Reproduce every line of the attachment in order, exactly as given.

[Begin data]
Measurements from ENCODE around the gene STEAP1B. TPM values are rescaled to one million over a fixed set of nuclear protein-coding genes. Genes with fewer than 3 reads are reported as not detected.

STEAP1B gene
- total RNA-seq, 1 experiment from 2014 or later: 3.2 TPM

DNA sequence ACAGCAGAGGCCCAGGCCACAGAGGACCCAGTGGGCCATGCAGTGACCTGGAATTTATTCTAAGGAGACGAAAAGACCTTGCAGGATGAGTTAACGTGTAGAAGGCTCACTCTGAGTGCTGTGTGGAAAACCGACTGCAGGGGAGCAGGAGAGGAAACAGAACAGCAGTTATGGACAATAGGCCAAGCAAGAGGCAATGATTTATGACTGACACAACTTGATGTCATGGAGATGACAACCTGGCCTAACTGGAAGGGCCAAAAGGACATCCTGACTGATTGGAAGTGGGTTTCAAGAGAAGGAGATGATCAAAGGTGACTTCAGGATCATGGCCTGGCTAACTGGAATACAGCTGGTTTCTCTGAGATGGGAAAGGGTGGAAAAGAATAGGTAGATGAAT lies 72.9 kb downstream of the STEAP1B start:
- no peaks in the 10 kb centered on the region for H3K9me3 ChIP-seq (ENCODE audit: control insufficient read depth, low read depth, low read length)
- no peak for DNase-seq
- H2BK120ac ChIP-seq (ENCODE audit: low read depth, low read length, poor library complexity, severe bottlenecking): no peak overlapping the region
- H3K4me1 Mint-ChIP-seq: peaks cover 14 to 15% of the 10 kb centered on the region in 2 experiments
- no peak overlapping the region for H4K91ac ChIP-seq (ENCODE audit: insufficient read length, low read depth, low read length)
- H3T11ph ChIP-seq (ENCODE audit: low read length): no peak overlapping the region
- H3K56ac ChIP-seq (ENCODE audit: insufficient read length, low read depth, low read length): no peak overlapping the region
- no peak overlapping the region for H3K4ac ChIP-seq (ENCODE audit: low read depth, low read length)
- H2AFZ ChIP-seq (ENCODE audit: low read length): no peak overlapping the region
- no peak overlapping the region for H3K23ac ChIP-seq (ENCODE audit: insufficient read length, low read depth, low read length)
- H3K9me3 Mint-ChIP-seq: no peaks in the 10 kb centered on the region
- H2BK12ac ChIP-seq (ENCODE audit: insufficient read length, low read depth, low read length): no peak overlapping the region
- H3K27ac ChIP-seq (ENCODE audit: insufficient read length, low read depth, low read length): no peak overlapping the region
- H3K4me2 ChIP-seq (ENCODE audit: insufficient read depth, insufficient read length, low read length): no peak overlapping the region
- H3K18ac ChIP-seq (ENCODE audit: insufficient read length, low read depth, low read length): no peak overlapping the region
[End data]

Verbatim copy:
Measurements from ENCODE around the gene STEAP1B. TPM values are rescaled to one million over a fixed set of nuclear protein-coding genes. Genes with fewer than 3 reads are reported as not detected.

STEAP1B gene
- total RNA-seq, 1 experiment from 2014 or later: 3.2 TPM

DNA sequence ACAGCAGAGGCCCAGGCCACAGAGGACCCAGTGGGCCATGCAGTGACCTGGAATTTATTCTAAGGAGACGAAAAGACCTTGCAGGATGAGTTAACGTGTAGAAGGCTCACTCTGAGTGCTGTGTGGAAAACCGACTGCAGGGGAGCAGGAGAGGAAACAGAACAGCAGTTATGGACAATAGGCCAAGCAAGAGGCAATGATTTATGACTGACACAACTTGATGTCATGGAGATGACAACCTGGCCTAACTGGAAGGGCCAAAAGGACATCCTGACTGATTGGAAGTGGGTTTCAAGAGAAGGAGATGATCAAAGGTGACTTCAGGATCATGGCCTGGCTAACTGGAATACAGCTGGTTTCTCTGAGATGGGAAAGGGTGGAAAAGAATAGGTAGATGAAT lies 72.9 kb downstream of the STEAP1B start:
- no peaks in the 10 kb centered on the region for H3K9me3 ChIP-seq (ENCODE audit: control insufficient read depth, low read depth, low read length)
- no peak for DNase-seq
- H2BK120ac ChIP-seq (ENCODE audit: low read depth, low read length, poor library complexity, severe bottlenecking): no peak overlapping the region
- H3K4me1 Mint-ChIP-seq: peaks cover 14 to 15% of the 10 kb centered on the region in 2 experiments
- no peak overlapping the region for H4K91ac ChIP-seq (ENCODE audit: insufficient read length, low read depth, low read length)
- H3T11ph ChIP-seq (ENCODE audit: low read length): no peak overlapping the region
- H3K56ac ChIP-seq (ENCODE audit: insufficient read length, low read depth, low read length): no peak overlapping the region
- no peak overlapping the region for H3K4ac ChIP-seq (ENCODE audit: low read depth, low read length)
- H2AFZ ChIP-seq (ENCODE audit: low read length): no peak overlapping the region
- no peak overlapping the region for H3K23ac ChIP-seq (ENCODE audit: insufficient read length, low read depth, low read length)
- H3K9me3 Mint-ChIP-seq: no peaks in the 10 kb centered on the region
- H2BK12ac ChIP-seq (ENCODE audit: insufficient read length, low read depth, low read length): no peak overlapping the region
- H3K27ac ChIP-seq (ENCODE audit: insufficient read length, low read depth, low read length): no peak overlapping the region
- H3K4me2 ChIP-seq (ENCODE audit: insufficient read depth, insufficient read length, low read length): no peak overlapping the region
- H3K18ac ChIP-seq (ENCODE audit: insufficient read length, low read depth, low read length): no peak overlapping the region